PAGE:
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The Position of the Student in Geometry Instruction: A Study from Three Perspectives.

Aaron, Wendy Rose

Aaron, Wendy Rose

2011

Abstract: This study aims to understand the student’s position in instruction. I conceptualize instruction as interactions between the teacher, students, and mathematics, in educational environments (Cohen, Raudenbush & Ball, 2003; Lampert, 2001). In the three manuscripts contained in this dissertation, I look at the position (Harré & van Langenhove, 1999) of student from the perspective of the teacher, the student, and the mathematics.
“Mathematical Arguments in a Virtual High School Geometry Classroom” looks at the position of the student from the perspective of mathematics. It examines the mathematical arguments that could be made by learners in response to a virtual classroom discussion by comparing arguments made by a learner who had taken a geometry class to arguments made by a learner who had not. It shows the virtue of the two-column proof in its affordance to support chains of implications in arguments. However it also shows the drawback of the two-column proof in its lack of flexibility to support backings and rebuttals in arguments.
“Teachers’ Perceptions of Geometry Students” looks at the position of the student from the perspective of the teacher. It examines teachers’ perceptions of students that are instrumental in the work of teaching. It shows that while ‘making conjectures’ teachers perceive students in terms of engagement, ignoring the mathematical value of students’ work. While ‘doing proofs’ teachers perceive students in terms of the mathematical content at stake. These different perceptions of students crucially influence how students are supported in their mathematical work.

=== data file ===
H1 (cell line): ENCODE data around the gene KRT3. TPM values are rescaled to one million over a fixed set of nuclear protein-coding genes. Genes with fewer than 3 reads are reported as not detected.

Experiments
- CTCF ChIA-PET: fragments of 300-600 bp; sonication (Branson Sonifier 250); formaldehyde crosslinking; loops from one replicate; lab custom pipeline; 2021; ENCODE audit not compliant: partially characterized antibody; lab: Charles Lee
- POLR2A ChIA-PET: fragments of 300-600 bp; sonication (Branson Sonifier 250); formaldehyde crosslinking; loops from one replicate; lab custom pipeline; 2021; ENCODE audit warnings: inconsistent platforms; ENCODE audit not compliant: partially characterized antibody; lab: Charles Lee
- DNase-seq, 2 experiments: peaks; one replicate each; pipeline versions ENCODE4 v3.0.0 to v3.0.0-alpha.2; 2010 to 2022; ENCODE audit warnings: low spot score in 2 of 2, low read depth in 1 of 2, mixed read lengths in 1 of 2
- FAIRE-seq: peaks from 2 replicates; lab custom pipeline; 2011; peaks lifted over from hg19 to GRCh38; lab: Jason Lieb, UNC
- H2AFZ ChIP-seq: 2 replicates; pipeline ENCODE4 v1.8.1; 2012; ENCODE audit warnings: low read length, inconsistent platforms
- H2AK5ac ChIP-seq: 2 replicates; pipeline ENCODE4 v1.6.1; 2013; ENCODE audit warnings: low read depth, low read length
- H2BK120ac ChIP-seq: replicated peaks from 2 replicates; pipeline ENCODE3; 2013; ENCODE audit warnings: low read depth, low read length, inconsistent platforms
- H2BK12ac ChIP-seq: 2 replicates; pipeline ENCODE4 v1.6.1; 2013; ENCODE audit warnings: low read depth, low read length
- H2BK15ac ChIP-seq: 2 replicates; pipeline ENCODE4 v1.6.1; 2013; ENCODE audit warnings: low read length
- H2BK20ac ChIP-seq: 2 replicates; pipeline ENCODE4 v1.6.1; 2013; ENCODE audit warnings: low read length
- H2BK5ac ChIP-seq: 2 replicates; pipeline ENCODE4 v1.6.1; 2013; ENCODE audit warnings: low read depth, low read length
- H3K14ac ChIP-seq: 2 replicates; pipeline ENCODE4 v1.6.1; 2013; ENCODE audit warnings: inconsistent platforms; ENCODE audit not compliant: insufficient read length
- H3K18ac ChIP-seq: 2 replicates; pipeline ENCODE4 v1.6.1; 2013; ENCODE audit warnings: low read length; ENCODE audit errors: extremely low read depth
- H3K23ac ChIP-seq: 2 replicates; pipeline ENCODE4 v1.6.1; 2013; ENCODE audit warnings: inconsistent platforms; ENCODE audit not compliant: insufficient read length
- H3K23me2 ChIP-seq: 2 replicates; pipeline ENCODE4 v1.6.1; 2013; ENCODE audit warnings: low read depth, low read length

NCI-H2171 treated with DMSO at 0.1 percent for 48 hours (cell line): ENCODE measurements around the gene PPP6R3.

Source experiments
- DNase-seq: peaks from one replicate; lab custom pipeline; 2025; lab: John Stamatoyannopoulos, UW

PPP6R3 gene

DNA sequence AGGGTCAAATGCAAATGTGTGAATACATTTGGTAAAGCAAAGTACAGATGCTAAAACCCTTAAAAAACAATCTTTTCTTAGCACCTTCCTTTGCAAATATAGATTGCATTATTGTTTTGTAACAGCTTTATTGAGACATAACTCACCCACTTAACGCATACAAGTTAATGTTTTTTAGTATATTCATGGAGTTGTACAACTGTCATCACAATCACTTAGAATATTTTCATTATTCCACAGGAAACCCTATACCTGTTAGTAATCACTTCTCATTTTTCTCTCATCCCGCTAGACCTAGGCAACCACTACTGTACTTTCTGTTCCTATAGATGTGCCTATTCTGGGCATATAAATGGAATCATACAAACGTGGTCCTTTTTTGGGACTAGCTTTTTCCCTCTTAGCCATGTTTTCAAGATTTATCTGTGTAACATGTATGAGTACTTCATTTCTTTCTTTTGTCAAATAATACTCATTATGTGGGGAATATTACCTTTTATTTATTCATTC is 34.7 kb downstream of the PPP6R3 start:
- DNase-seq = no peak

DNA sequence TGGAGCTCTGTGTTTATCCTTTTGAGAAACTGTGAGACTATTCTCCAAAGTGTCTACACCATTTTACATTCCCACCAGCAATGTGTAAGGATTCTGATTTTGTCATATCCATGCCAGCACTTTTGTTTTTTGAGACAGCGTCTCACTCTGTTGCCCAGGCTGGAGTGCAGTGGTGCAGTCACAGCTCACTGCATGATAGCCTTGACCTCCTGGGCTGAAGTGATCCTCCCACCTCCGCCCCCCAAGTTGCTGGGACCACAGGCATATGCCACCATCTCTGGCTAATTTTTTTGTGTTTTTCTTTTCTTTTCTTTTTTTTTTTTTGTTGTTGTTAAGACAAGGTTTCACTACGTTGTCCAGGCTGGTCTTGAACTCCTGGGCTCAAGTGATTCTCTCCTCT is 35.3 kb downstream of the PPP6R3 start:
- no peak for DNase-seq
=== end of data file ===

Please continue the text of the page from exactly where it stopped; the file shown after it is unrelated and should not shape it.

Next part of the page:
“The Work of ‘Studenting’ in High School Geometry Classrooms” looks at the position of the student from the perspective of the student. It examines the work that students do in instruction and the tacit knowledge that could guide this work. A theoretical model that describes ‘studenting’ is developed as well as a model for the rationality that supports ‘studenting.’
Each group of participants involved in this study responded to the same scenario of geometry instruction, depicting a geometry class working on an open ended mathematical problem. These data sets provide three points of view on instruction. Together they serve to inform the instructional position of students.